“Adding decals will take about a week,” Thompson said.
Ambulances Wear Down Quickly
The new vehicle is more than a toy, of course. It is a valuable addition to the city’s fleet of ambulances, which spend a lot more time on the road since Alta District Hospital shut its doors. Patients are now sent far out of town, to Reedley, Visalia and Fresno.
“Our ambulances, they wear down quickly,” said Thompson. “We put quite a bit of miles on our three ambulances each year. We try to replace ambulances after five years of service. We’re not always able to do that.”
That schedule of rotation means the city, which provides ambulance service to almost the entire AHD, is always saving for a new vehicle to replace one at or past its retirement date. Now, the funds it was about to spend can be rerouted.
“With this donation of the ambulance, it freed up money we were saving to buy a new ambulance,” Thompson said. “All that money is going to new gurneys, heart monitors, defibrillators, CPR machines. Those are big-dollar items.”
AHD Donations to Continue
The Dinuba Fire Department and other organizations that provide care to residents in the AHD, which includes unincorporated communities like Yettem, Cutler-Orosi, Sultana and Stone Corral, can expect to see more donations in the future, especially now that solvency has increased interest in serving on AHD’s board.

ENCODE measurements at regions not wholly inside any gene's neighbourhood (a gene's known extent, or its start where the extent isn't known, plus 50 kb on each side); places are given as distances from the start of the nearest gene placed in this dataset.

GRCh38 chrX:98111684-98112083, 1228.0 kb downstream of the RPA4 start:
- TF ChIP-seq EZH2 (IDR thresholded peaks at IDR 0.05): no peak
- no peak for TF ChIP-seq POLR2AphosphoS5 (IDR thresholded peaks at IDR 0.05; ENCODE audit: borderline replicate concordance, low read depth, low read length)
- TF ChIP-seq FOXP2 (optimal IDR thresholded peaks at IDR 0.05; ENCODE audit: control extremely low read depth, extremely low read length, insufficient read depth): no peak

“Before they (the District’s creditors) got paid in full, it was hard to get people to work on the board,” Bressler said. “Now that they’re deciding what to do with the money, it’s wonderful.”
The AHD’s board members include Chairperson Yvette Botello, Paulie Romero, Javier Quevedo, Martha Swain and Irene Atilano. Together, they will be deciding what to do with the District’s income now that it has no expenses other than office costs and salaries for Bressler and the District’s clerk. For the 2014-15 tax year, the District took in more than $380,000. They can expect similar income in the future, and their job now is deciding how it can best benefit the community.
“We have one or two ideas to help people in our district, not just a little group,” said Botello. “It’s going to be quite a challenge, actually.”
Ideas Needed for Future Gifts
The board is looking for more ideas and wants citizen input. They have designed a survey for health-care providers and have been visiting doctors’ offices. They’re also accepting input directly from the public, which can mail them at P.O. Box 410, Orosi, 93647. In the meantime, they’ve got no firm plans yet, Botello said.
“There’s a lot of things. Because it’s so new, we have to look at people turning these surveys in,” she said. “I think we have a good board on hand. They’re diverse.”
Buying an ambulance has emptied the District’s coffers for now, so it will be a few months before they receive another disbursement from the Franchise Tax Board, but in the meantime the board will continue to meet, with its next session scheduled for 11:30am on Thursday January 14 at the Dinuba Library, 150 S. I St., when they will be discussing their budget for the upcoming year.
They will also be keeping up the search for new ideas.
“We’re supposed to walk the streets, talking to the constituents and seeing what they need,” Botello said. “Find out what they think is important.”